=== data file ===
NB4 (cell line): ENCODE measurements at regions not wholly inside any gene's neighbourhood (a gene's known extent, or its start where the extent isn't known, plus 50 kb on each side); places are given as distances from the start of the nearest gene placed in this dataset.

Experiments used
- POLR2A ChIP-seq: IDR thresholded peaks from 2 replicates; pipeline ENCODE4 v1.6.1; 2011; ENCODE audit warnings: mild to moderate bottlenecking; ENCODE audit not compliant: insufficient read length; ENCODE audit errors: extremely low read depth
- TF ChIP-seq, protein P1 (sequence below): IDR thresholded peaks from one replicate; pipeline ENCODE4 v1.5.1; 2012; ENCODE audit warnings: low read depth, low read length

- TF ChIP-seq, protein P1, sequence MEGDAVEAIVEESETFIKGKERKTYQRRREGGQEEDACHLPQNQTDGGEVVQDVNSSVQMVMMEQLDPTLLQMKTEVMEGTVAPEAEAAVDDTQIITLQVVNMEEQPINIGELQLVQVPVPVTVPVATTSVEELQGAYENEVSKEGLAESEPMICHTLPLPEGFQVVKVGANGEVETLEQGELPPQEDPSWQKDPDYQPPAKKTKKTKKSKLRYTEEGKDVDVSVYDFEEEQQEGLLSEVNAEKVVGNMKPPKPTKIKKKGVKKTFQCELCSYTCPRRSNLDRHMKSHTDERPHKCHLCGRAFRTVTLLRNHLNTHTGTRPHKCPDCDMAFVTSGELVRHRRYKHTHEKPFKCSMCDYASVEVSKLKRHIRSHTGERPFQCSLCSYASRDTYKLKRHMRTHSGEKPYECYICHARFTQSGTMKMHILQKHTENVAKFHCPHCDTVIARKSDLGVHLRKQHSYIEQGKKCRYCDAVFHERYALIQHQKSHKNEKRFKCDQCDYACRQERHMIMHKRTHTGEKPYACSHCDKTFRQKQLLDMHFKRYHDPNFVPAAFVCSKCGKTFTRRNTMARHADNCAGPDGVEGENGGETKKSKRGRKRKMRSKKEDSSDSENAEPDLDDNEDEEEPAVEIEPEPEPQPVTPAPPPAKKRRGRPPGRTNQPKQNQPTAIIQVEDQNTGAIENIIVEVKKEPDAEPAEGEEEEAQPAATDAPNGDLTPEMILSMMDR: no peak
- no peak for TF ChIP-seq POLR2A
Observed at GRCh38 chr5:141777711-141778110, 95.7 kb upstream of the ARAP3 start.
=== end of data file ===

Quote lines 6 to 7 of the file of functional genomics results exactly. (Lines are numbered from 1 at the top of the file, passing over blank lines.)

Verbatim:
- no peak for TF ChIP-seq POLR2A
Observed at GRCh38 chr5:141777711-141778110, 95.7 kb upstream of the ARAP3 start.